Face Coverings and Civil Liberties

Thank you for contacting me about wearing face coverings.  I am sorry to read your dissatisfaction at the Government’s approach to face coverings, but the Government is following scientific guidance to ensure that steps are taken to ensure that people are able to go about their business as safely as possible.

New rules about face coverings do not mean people should wear surgical masks or respirators (which need to be kept available for those who need to wear them at work).  Instead, people should wear the kind of face covering that can easily be made at home.  Face coverings should cover the mouth and nose while allowing you to breathe comfortably, and can be as simple as a scarf or bandana that ties behind the head to give a snug fit.

Some people will be exempt from needing to wear a face covering, for example children under the age of 11.  Moreover, some people will have a reasonable excuse not to wear one.  This would apply, for instance, to a person who has a disability or a physical or mental illness or impairment which means they cannot wear a face covering.  The full list of exemptions and reasonable excuses can be found here.

I agree that it is vital to balance the need to restrict the spread of the virus without infringing on civil liberties, while allowing the restoration of economic and social life.  My colleagues in Government have made a judgement that the best way to balance these things is to enable people to go out and about, and to see and socialise with friends and family, but to require that, if they choose to do so, they take additional measures to restrict the spread of this virus by wearing face coverings in certain situations.  It is vital that we do all that we can to protect a second wave of Covid-19. I know that the Government is keeping all guidelines under constant review to ensure that any restrictions in place are worthwhile measures in the fight against coronavirus, and I urge you to comply with these measures.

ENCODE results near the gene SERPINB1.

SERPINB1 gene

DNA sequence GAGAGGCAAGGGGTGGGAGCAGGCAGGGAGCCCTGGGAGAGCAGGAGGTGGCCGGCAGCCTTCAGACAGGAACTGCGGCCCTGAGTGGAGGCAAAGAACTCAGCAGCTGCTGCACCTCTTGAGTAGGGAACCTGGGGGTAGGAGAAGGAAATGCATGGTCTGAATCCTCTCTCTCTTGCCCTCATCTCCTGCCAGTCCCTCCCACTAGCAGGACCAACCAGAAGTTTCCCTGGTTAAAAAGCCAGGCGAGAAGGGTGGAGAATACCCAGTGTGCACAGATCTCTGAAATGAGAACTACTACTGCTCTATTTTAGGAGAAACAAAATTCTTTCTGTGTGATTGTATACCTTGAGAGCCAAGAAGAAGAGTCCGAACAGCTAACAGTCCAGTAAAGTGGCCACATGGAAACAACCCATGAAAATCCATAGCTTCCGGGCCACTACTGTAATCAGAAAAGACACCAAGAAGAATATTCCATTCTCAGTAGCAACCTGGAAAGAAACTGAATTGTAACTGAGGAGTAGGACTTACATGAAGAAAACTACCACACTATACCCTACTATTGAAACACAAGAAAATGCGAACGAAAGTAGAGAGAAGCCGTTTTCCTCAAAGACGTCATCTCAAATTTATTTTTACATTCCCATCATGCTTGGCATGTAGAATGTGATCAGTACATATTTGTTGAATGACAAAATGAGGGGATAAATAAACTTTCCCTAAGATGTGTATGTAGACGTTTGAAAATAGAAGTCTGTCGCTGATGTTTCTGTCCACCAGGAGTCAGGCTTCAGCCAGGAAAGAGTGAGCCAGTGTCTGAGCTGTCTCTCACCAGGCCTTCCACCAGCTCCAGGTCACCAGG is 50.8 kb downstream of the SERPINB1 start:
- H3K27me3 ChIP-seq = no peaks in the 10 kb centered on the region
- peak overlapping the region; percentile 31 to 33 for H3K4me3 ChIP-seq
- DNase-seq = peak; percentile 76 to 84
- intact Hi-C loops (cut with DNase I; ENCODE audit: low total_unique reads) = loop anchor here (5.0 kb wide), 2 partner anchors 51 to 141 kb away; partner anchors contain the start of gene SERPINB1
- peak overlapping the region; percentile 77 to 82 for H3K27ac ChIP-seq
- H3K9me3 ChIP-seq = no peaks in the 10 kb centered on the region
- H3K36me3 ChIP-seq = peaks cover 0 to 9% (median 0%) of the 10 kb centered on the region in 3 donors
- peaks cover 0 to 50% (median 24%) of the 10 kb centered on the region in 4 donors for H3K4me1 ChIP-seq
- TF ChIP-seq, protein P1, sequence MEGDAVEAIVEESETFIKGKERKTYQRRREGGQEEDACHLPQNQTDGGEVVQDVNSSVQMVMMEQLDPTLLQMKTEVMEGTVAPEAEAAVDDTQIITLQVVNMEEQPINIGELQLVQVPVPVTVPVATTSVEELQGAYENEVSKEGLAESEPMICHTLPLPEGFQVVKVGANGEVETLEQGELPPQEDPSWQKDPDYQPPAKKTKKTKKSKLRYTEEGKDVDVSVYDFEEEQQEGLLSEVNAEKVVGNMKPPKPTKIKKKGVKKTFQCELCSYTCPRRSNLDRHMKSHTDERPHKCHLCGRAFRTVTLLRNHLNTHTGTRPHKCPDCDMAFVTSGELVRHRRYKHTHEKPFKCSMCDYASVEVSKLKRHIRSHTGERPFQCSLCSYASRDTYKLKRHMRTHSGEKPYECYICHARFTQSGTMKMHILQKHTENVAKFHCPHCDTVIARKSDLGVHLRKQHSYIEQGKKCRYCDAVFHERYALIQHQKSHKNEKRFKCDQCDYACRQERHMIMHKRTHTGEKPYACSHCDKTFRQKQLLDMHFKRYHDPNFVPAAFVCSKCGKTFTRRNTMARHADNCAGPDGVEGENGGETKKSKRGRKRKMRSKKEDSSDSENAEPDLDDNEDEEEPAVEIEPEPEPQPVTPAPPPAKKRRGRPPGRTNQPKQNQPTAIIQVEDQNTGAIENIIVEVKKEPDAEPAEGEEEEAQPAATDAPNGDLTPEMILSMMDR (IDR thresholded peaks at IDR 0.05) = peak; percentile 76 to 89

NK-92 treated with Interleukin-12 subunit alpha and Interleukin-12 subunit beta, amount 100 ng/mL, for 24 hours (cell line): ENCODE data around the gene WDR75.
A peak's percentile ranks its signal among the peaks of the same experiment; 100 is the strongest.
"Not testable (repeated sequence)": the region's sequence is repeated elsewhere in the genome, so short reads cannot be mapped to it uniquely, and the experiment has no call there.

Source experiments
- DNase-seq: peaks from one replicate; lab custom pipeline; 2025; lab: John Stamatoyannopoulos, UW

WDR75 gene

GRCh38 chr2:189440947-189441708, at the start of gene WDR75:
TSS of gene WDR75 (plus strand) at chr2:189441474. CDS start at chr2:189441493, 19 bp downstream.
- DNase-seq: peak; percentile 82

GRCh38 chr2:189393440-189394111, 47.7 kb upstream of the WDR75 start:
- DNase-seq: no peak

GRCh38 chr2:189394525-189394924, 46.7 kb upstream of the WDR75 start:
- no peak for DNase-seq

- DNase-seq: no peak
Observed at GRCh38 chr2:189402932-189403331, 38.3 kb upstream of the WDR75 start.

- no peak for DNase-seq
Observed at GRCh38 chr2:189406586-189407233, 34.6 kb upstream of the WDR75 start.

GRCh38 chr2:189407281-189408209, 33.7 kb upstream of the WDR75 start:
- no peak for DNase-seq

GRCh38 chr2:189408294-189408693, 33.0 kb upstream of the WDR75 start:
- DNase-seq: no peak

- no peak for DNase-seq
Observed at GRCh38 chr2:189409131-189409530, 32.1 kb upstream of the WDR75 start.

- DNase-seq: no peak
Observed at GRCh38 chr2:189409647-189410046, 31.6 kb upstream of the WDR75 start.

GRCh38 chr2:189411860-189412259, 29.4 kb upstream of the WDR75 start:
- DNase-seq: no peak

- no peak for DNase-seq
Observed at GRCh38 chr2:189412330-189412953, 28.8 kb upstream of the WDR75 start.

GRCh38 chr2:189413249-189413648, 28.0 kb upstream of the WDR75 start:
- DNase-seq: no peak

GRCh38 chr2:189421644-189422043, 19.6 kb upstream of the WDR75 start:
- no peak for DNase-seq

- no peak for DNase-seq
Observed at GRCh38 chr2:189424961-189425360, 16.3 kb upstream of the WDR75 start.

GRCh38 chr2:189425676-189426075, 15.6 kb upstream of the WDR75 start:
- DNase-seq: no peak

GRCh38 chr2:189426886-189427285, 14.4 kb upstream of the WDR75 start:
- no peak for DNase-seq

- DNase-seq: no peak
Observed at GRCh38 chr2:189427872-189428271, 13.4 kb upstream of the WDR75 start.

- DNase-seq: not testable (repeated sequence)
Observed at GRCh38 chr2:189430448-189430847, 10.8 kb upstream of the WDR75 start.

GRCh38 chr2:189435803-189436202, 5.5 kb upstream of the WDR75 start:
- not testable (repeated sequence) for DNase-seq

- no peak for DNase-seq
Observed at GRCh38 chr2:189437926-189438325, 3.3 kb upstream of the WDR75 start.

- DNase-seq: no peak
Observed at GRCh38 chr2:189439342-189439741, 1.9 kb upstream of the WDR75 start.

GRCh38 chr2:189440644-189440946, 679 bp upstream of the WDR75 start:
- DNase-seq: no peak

I should highlight that, in situations where it is mandatory to wear a face covering (including in shops and supermarkets from Friday, 24th July) under the new rules, should an individual refuse to wear a face covering they could face a fine of up to £100.

Thank you once again for your email and I hope you will re-consider your position and support our collective efforts to overcome COVID-19.